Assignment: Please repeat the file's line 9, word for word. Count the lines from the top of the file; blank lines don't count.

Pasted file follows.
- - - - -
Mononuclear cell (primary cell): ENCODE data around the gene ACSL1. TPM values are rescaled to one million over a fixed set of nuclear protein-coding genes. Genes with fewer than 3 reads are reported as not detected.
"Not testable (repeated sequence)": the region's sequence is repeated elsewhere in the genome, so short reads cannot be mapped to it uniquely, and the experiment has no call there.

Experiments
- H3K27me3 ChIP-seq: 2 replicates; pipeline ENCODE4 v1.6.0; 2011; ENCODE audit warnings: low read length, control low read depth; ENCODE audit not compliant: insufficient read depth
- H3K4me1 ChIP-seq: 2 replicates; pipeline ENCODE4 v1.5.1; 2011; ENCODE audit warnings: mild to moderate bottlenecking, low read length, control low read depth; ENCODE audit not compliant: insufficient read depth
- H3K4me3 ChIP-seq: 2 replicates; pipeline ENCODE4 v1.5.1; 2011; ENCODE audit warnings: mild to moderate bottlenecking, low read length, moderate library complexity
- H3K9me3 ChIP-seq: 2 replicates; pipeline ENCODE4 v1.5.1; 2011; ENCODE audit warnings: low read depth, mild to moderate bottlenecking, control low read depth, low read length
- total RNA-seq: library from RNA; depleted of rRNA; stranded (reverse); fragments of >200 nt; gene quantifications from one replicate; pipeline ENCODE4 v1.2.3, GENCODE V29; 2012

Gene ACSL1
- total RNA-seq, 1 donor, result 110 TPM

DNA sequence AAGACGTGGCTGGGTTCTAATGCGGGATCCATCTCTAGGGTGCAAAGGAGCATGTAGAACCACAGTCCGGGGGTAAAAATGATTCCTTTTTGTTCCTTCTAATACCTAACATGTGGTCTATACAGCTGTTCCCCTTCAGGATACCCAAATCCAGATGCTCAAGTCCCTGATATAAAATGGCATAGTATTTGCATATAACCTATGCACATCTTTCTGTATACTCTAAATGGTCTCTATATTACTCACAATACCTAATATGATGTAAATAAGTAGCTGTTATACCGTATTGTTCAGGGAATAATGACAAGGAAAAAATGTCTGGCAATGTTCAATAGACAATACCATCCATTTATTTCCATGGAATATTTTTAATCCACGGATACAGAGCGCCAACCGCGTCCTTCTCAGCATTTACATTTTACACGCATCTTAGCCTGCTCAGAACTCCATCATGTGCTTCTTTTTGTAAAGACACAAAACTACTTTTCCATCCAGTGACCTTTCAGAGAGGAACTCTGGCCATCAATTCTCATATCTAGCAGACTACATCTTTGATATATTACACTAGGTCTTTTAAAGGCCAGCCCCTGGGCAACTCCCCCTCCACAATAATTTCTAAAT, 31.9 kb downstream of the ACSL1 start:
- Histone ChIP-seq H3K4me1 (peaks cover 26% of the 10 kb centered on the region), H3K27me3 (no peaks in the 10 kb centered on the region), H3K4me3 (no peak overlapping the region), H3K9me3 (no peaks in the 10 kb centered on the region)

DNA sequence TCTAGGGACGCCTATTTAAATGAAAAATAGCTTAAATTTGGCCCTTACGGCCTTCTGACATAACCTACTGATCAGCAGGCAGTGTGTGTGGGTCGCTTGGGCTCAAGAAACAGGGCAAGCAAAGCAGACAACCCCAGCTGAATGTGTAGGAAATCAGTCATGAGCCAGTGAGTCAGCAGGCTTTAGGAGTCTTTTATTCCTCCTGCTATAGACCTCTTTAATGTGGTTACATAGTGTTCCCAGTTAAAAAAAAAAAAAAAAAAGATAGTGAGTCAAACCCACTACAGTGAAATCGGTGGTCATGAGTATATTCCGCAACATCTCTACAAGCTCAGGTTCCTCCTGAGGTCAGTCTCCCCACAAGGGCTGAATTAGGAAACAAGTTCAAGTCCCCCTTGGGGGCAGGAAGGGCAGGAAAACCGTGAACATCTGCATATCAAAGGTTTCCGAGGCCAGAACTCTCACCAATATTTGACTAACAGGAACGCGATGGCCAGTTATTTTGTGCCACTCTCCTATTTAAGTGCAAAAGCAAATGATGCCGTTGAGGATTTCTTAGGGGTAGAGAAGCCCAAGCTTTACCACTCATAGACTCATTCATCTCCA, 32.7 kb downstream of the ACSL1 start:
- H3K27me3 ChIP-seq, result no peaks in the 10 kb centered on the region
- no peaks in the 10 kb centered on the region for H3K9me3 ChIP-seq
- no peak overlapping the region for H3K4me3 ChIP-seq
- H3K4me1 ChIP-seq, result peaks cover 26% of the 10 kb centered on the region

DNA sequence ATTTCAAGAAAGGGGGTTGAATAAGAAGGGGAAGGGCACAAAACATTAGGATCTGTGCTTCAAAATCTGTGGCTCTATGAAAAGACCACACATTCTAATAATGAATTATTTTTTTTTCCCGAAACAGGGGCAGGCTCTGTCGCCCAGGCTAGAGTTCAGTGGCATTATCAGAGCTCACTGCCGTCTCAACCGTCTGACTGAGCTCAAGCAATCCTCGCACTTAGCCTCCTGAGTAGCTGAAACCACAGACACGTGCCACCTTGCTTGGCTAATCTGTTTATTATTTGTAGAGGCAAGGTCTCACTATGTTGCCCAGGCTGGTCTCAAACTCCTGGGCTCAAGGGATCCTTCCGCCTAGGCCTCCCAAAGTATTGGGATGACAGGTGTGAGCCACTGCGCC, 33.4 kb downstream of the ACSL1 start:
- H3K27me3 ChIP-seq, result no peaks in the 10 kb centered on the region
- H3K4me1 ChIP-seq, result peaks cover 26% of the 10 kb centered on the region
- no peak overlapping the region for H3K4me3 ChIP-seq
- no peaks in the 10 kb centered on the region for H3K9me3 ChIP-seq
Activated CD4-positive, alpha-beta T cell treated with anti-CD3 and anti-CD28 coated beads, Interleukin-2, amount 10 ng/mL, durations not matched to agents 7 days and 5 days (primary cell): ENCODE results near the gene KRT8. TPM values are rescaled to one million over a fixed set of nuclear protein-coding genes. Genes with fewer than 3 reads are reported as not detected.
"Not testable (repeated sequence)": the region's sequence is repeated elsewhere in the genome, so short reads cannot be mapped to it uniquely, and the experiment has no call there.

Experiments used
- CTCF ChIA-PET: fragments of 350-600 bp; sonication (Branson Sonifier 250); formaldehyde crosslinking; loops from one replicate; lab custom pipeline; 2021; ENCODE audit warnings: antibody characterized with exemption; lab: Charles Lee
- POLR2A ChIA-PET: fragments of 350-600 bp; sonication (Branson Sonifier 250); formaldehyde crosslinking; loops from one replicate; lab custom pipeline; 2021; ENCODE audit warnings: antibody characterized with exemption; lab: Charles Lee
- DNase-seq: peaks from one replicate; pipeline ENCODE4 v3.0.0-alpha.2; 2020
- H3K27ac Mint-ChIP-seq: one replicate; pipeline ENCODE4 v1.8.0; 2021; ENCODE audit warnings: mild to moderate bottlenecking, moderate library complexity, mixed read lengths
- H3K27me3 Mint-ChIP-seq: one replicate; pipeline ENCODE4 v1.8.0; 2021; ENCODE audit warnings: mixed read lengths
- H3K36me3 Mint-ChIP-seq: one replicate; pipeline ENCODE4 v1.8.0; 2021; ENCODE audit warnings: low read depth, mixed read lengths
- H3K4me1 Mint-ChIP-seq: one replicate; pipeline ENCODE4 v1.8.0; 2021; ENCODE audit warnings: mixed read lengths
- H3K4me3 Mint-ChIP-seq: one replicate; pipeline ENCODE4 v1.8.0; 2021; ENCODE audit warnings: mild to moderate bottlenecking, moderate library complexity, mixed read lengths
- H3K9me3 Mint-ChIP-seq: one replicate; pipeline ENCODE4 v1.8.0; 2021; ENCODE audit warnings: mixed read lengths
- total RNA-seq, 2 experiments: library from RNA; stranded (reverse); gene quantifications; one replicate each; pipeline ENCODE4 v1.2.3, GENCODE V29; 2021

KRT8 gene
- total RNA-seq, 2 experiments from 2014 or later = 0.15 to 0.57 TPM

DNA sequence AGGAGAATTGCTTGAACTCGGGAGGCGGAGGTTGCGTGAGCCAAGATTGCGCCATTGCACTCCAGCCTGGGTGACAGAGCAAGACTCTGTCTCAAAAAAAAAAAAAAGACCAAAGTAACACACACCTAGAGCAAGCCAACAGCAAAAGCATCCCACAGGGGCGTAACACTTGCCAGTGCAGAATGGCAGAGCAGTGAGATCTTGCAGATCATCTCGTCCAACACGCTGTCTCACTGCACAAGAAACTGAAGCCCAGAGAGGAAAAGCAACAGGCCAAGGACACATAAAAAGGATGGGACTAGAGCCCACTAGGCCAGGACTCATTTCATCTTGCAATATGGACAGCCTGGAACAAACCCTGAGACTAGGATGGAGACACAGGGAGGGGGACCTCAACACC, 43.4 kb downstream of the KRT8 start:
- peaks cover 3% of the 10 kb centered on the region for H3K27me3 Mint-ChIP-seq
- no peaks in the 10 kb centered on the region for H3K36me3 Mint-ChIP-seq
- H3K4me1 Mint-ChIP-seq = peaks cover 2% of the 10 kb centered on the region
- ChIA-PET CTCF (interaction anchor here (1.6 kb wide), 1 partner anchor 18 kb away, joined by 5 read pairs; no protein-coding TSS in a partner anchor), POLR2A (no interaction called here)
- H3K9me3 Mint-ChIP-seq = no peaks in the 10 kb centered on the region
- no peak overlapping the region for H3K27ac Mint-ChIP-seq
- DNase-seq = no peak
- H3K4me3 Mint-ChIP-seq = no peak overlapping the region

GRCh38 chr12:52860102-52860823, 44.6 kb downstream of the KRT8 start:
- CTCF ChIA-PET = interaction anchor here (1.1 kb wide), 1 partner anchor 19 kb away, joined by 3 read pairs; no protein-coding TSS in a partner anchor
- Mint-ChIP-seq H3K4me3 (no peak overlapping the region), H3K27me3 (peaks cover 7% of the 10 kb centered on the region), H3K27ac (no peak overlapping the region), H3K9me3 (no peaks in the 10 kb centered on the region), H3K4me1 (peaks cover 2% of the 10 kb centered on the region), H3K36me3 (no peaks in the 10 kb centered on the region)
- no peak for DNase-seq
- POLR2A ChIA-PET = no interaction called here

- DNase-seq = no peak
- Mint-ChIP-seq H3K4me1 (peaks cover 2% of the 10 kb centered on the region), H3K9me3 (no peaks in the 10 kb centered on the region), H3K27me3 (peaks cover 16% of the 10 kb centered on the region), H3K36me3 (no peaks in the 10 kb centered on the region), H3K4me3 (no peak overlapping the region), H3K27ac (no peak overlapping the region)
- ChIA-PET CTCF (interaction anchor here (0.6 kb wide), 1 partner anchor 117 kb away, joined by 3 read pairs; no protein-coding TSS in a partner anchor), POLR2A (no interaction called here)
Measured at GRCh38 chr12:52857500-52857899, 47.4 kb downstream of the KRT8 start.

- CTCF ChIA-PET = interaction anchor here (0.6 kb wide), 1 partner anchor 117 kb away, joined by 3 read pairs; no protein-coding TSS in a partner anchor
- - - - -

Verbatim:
Gene ACSL1